DISA touts SIPRNet move to virtual network

Agency officials said converting the classified information network to a software-based virtual web will increase capacity while reducing its size.
Pentagon, U.S. Department of Defense
(Getty Images)

The Defense Department’s network for transmitting classified information just received an upgrade.

The Defense Information Systems Agency recently announced that it had completed its Secret Internet Protocol Router Network, or SIPRNet, Access Migration Project, which converted the network from a point-to-point model to a software-based virtual web to increase capacity and cut operating costs.

Because the migration converts SIPRNet to a virtual network, DISA officials said it now increases bandwidth on the classified web from 1 Gbps to 10 Gbps capacity, while shrinking its footprint and adding efficiency.

Mark Williams, manager of DISA’s Classified Internet Protocol Portfolio, added that the move allows mission partners more flexibility to utilize the Secret-Joint Regional Security Stacks, or S-JRSS, a set of cybersecurity equipment stacks provided by DISA, the U.S. Army and Air Force to protect Department of Defense networks.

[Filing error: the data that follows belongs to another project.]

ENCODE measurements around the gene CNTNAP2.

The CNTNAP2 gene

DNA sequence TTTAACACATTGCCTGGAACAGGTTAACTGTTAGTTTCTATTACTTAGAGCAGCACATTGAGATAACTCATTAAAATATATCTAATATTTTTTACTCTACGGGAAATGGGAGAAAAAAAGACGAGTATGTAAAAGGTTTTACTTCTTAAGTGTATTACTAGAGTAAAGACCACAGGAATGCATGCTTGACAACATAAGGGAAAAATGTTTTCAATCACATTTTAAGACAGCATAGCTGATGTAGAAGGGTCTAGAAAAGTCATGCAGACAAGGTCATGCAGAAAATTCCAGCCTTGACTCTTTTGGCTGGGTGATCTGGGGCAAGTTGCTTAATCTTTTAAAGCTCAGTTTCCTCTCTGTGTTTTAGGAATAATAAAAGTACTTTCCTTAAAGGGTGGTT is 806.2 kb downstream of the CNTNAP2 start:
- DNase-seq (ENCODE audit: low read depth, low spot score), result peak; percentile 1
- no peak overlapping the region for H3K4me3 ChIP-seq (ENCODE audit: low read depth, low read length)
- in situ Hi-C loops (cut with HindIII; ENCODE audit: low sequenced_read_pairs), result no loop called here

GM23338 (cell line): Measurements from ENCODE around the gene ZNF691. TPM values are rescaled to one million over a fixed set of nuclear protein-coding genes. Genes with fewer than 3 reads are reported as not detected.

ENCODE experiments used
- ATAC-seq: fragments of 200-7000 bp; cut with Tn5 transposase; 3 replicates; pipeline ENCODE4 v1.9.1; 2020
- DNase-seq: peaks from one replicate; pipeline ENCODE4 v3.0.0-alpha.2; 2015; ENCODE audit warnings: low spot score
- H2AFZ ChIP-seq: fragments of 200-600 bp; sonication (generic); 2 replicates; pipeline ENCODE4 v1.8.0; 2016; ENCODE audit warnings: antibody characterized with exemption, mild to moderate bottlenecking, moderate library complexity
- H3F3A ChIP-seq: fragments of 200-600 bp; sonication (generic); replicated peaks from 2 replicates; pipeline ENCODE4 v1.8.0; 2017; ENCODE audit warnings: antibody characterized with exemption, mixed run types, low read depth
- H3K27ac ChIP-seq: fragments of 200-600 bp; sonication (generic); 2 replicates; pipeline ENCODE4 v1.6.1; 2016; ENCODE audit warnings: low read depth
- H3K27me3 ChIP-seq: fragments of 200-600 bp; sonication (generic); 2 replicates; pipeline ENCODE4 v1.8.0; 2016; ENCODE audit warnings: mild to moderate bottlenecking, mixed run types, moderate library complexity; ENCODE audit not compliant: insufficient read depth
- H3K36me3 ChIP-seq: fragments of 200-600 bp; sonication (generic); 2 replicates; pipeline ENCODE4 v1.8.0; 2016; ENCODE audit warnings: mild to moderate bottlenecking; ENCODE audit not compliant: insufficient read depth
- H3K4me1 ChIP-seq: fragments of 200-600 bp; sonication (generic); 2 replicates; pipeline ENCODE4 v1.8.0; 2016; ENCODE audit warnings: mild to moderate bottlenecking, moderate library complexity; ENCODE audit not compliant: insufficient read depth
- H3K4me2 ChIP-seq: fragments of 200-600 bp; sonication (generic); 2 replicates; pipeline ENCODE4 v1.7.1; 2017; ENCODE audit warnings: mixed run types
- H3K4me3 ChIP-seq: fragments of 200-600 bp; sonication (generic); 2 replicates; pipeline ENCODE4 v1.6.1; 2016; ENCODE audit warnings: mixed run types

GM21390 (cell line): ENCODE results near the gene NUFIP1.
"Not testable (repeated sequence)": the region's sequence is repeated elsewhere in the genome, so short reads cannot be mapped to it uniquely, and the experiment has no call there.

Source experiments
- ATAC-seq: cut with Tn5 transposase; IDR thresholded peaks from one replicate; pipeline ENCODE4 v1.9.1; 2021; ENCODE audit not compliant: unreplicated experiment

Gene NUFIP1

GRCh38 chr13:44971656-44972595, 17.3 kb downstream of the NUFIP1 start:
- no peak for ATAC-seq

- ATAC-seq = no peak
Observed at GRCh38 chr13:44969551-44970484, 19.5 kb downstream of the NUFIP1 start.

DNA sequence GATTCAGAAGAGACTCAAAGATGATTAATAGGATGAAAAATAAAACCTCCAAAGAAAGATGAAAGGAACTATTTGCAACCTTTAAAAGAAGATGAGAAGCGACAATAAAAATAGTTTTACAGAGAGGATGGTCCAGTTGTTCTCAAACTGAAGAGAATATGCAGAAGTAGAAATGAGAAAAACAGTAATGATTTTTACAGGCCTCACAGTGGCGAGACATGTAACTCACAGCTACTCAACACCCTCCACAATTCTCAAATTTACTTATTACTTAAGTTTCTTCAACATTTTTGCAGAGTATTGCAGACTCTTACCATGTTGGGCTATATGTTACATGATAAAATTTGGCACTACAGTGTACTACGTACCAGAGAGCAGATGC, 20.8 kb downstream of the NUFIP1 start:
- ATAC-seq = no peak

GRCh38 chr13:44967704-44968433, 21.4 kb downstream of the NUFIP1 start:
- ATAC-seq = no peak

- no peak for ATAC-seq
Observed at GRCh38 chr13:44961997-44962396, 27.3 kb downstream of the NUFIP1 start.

“This transition makes mission partners ready for S-JRSS transport,” Williams said in a statement. “The transport utilizes Advanced Crypto Compliant encryptors, so when mission partners are ready for S-JRSS, they will only need to make router changes.”

Those partners, who have to pay for the encryption capabilities needed to access the network, could also see some cost savings since the migration makes SIPRNet compatible with High Assurance Internet Protocol Encryptors, officials said.

HAIPE encryptors provide mission partners with a secure tunnel to access SIPRNet locally, rather than requiring them to purchase encryption capabilities on both ends of a connection. The result, DISA officials said, is fewer routers and encryptors needed to access the network.

“DISA is taking advantage of efficiencies found in multi-protocol label switching and its network expanding technology and is aggregating costs to the virtual local access network,” said Williams. “This means that more than 10,000 users can connect virtually to one router on the DISA side. The new encryption devices allow this connection to happen.”

The move comes as DISA prepares to migrate SIPRNet to its milcoud 2.0 infrastructure, which is scheduled to debut this month.

Carten Cordell

Written by Carten Cordell

Carten Cordell is a Senior Technology Reporter for FedScoop. He is a former workforce and acquisition reporter at Federal Times, having previously served as online editor for Northern Virginia Magazine and Investigative Reporter for, Virginia Bureau. Carten was a 2014 National Press Foundation Paul Miller Fellow and has a Master’s degree from the Medill School of Journalism at Northwestern University. He is also a graduate of Auburn University and promises to temper his passions for college football while in the office.

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